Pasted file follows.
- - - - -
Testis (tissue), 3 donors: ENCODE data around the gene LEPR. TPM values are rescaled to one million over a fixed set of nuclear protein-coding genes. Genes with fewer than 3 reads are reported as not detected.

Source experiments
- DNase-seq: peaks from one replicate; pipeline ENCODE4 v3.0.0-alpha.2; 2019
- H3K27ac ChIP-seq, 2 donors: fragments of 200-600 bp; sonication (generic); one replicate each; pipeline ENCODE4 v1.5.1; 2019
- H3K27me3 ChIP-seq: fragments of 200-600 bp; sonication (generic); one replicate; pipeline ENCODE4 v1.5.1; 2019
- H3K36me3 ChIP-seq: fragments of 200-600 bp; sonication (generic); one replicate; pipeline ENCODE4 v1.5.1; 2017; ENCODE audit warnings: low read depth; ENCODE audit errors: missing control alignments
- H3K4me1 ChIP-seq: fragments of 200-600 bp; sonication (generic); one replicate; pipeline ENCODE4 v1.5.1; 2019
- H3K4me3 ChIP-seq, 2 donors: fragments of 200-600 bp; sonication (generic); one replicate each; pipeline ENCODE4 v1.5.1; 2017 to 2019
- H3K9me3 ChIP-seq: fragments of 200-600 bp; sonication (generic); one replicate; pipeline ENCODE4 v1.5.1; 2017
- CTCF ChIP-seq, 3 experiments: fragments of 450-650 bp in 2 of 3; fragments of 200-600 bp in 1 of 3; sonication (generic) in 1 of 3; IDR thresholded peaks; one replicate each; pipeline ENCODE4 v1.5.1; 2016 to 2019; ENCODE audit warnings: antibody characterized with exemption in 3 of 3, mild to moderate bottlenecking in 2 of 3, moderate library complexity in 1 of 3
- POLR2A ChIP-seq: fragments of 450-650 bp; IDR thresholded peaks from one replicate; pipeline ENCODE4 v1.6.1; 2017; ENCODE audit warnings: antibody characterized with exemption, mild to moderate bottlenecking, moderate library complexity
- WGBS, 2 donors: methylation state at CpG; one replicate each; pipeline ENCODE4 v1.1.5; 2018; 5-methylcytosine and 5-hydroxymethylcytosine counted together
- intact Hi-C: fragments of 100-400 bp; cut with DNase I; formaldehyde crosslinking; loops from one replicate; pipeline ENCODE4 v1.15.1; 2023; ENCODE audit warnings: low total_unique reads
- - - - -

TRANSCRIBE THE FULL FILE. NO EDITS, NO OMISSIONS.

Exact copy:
Testis (tissue), 3 donors: ENCODE data around the gene LEPR. TPM values are rescaled to one million over a fixed set of nuclear protein-coding genes. Genes with fewer than 3 reads are reported as not detected.

Source experiments
- DNase-seq: peaks from one replicate; pipeline ENCODE4 v3.0.0-alpha.2; 2019
- H3K27ac ChIP-seq, 2 donors: fragments of 200-600 bp; sonication (generic); one replicate each; pipeline ENCODE4 v1.5.1; 2019
- H3K27me3 ChIP-seq: fragments of 200-600 bp; sonication (generic); one replicate; pipeline ENCODE4 v1.5.1; 2019
- H3K36me3 ChIP-seq: fragments of 200-600 bp; sonication (generic); one replicate; pipeline ENCODE4 v1.5.1; 2017; ENCODE audit warnings: low read depth; ENCODE audit errors: missing control alignments
- H3K4me1 ChIP-seq: fragments of 200-600 bp; sonication (generic); one replicate; pipeline ENCODE4 v1.5.1; 2019
- H3K4me3 ChIP-seq, 2 donors: fragments of 200-600 bp; sonication (generic); one replicate each; pipeline ENCODE4 v1.5.1; 2017 to 2019
- H3K9me3 ChIP-seq: fragments of 200-600 bp; sonication (generic); one replicate; pipeline ENCODE4 v1.5.1; 2017
- CTCF ChIP-seq, 3 experiments: fragments of 450-650 bp in 2 of 3; fragments of 200-600 bp in 1 of 3; sonication (generic) in 1 of 3; IDR thresholded peaks; one replicate each; pipeline ENCODE4 v1.5.1; 2016 to 2019; ENCODE audit warnings: antibody characterized with exemption in 3 of 3, mild to moderate bottlenecking in 2 of 3, moderate library complexity in 1 of 3
- POLR2A ChIP-seq: fragments of 450-650 bp; IDR thresholded peaks from one replicate; pipeline ENCODE4 v1.6.1; 2017; ENCODE audit warnings: antibody characterized with exemption, mild to moderate bottlenecking, moderate library complexity
- WGBS, 2 donors: methylation state at CpG; one replicate each; pipeline ENCODE4 v1.1.5; 2018; 5-methylcytosine and 5-hydroxymethylcytosine counted together
- intact Hi-C: fragments of 100-400 bp; cut with DNase I; formaldehyde crosslinking; loops from one replicate; pipeline ENCODE4 v1.15.1; 2023; ENCODE audit warnings: low total_unique reads